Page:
Breaking the Rules

I've had this post on my mind for a while now. Since earlier this year, I've been developing (heh) my photography skills and it's been an interesting exercise. Photography exists, for me, between art and science. It isn't enough to know the physics of light and the mechanism of the camera to evoke an emotional reaction to my photos. Photography is a form of creative expression that I'm growing more and more fond of as I get better at it.

Coming from the perspective of a skilled practitioner of my field (software development) to an area where I'm just beginning has been very interesting. I can tell when the questions I ask have obvious, objective answers and when they have subjective answers which are informed by opinion and experience. It's been a really interesting period of time for me, since I'm more used to giving answers than asking the questions.

One thing I noticed, as a beginner, is I'm willing to make the mistakes and violate the rules that experienced photographers would avoid. The 37Signals blog had a related article last month discussing the same thing:

[As a beginner], you’re in a magical position to make great strides. To propose radical solutions, deliberately ignorant ideas that just might be brilliant.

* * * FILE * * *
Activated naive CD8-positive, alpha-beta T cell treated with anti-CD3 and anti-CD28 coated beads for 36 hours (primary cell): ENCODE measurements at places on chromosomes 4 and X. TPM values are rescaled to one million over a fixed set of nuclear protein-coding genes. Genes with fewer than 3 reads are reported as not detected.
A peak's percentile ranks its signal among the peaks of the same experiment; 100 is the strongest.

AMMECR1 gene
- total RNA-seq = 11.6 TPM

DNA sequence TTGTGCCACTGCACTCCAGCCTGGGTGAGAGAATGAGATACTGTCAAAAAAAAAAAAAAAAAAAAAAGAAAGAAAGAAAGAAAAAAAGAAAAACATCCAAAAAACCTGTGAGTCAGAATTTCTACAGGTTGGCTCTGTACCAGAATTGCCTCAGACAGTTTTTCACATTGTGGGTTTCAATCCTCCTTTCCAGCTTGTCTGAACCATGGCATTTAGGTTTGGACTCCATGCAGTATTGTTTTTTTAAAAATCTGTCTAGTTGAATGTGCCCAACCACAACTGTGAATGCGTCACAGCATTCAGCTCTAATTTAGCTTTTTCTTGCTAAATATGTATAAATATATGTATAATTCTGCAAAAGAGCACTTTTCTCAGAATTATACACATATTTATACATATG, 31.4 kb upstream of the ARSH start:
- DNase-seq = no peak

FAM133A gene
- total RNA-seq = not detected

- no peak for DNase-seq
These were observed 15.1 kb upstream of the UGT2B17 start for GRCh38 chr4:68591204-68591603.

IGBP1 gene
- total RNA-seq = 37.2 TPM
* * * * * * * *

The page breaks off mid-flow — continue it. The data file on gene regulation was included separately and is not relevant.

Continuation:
I'm not saying that the mistakes I'm making are producing fantastic results; rather, I'm saying that not being bound by conventional wisdom is producing more organic learning.

When I found this post on Reddit discussing 100 photography tips, I was happy to see some of the opinions I had formed about photography backed up by someone who had the authority to make an informed judgement.

One item I found particularly reassuring was this:

  1. A noisy photo is better than a blurry one.

What the author is referring to is that it's OK to increase your light sensitivity (ISO setting) in low-light conditions. Increasing ISO will introduce more noise , like graininess, to a photo, but will let you get away with a shorter shutter speed, which reduces blur from the camera moving slightly while you hold it.

Now, I own an entry-level Rebel DSLR, so my light sensitivity goes up only to ISO 1600, and better cameras do a better job at removing noise, even at higher ISO levels. I enjoy shooting in the evening, and I don't always have a tripod with me. In fact, I usually don't bring one. Since I started shooting, I've never hesitated to switch to a higher ISO. I can fix noise in post-processing but I can't fix blur; I'd rather have a noisy photo than no photo at all. I didn't want my fear of image noise to keep me from taking shots at night. The worst-case scenario is I take a photo I don't share with anyone, which is actually most of my photos anyway, since I only show my best work.

There are other conventions I'm not following, but after reading these tips, I'm much more comfortable challenging established dogma in my own photography. The results aren't always spectacular, but I'm learning these lessons for myself instead of relying on the experience of others to completely inform my skill. I'm trying to use the lessons I'm learning as a beginning photographer to help me recognize the assumptions I've made about software development so that I can evaluate them on their merit.